Guitarist Robbie Robertson helped to change music history with Bob Dylans backing group the Band. He remembers how the brotherhood ended in heroin addiction and self-destruction
In 1965 Robbie Robertson was living in the room next to Bob Dylans at New Yorks Chelsea hotel. This was when Dylan was writing Blonde on Blonde. The television was on. There was music playing. The phone was ringing. There were people coming and going and he was writing away on his typewriter. I thought, I dont even understand how somebody can close off the outside world like that and concentrate. This guy is from another planet, Robertson says. But for a while he shared that planet, or came as close to sharing it as any musician did at the time.
Robertson was the lead guitarist of the Band (then known as The Hawks), the five-piece group that backed Dylan when he first went electric: essentially, they supplied the noise that the acoustic-loving crowds booed on tour. But while the collaboration changed the course of music history, it had another, quieter and more personal effect on the Band, shifting the dynamics of what Robertson calls their brotherhood, the way the five of them related.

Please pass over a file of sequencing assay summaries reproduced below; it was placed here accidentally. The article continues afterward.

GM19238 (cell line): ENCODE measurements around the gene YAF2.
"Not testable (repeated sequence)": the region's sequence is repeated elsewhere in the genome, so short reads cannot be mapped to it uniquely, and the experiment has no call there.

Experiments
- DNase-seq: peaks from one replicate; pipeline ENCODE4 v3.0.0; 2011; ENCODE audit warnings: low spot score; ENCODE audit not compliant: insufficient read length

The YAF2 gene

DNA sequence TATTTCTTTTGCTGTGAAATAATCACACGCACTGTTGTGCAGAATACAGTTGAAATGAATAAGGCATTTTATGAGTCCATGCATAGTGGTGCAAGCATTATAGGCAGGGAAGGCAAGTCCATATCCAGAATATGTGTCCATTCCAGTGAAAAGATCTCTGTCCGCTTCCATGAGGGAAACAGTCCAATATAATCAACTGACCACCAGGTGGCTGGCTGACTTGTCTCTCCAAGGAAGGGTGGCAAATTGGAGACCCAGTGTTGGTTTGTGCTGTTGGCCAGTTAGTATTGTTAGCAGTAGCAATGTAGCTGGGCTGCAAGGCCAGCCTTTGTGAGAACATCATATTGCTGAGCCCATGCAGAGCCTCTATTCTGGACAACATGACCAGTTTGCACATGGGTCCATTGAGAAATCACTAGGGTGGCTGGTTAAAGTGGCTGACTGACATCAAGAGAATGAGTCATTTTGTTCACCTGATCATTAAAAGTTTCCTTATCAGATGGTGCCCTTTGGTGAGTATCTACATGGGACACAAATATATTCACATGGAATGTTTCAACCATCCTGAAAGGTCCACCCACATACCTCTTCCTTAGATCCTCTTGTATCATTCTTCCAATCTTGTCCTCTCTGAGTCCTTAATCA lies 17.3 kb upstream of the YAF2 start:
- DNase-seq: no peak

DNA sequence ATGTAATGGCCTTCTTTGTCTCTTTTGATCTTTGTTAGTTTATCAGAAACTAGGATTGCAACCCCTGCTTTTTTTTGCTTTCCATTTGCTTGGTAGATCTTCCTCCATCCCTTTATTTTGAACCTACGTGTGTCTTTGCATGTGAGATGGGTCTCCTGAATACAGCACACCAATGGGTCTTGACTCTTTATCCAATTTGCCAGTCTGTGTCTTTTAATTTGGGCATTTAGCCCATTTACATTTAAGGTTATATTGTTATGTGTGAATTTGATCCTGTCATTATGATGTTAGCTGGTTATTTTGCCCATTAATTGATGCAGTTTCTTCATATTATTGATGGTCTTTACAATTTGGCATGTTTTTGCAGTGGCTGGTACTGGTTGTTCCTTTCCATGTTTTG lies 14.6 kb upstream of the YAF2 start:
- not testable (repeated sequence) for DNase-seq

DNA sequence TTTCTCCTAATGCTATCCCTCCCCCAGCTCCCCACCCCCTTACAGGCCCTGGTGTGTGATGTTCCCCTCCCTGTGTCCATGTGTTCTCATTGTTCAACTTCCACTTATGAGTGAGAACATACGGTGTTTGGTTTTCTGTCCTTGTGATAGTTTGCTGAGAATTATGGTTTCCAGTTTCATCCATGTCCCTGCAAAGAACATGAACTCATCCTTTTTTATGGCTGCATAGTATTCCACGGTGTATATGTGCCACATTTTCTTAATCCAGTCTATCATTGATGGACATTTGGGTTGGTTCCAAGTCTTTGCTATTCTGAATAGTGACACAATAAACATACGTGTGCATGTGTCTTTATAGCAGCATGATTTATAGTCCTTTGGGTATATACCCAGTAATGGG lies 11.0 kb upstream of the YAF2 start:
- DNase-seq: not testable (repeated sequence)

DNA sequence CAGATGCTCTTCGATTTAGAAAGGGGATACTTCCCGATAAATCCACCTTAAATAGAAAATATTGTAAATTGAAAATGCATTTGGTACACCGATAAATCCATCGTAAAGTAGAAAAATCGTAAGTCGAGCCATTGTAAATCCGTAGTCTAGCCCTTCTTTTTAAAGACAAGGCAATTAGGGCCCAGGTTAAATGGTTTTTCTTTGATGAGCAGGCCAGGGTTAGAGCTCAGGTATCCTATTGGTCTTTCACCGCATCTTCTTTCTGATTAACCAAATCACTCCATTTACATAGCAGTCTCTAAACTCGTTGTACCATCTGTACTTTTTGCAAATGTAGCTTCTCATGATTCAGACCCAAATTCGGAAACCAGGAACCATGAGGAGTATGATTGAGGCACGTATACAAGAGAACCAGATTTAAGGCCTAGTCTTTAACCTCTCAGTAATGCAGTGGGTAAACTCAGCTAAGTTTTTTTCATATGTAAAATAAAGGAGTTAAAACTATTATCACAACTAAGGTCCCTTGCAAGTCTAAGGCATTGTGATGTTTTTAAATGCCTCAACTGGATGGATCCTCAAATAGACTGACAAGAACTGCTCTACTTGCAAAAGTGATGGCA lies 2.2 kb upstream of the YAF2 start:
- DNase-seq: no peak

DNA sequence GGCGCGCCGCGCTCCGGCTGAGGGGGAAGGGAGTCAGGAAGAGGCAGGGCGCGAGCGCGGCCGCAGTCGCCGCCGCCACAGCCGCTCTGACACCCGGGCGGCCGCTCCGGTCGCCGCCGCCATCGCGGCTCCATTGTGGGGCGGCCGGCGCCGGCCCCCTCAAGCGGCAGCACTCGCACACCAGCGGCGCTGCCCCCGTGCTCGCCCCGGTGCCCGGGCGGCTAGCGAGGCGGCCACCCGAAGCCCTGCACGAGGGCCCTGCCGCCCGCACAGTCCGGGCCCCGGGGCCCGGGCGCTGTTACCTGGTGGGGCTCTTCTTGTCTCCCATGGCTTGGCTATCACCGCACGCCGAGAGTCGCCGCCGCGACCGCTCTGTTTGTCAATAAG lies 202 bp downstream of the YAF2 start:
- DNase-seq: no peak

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This brotherhood is clearly on Robertsons mind, because after a lifetime of writing steadfastly unautobiographical songs, the most powerful track on his new solo album, Sinematic, mourns the demise of his band family three of whom are dead. His new documentary, Once Were Brothers, which shares its title with that song, sees Robertson pottering around his music room, looking back on what made the Band tick as a collective, and what he lost in losing them. It is fair to say he is in a memoiristic phase.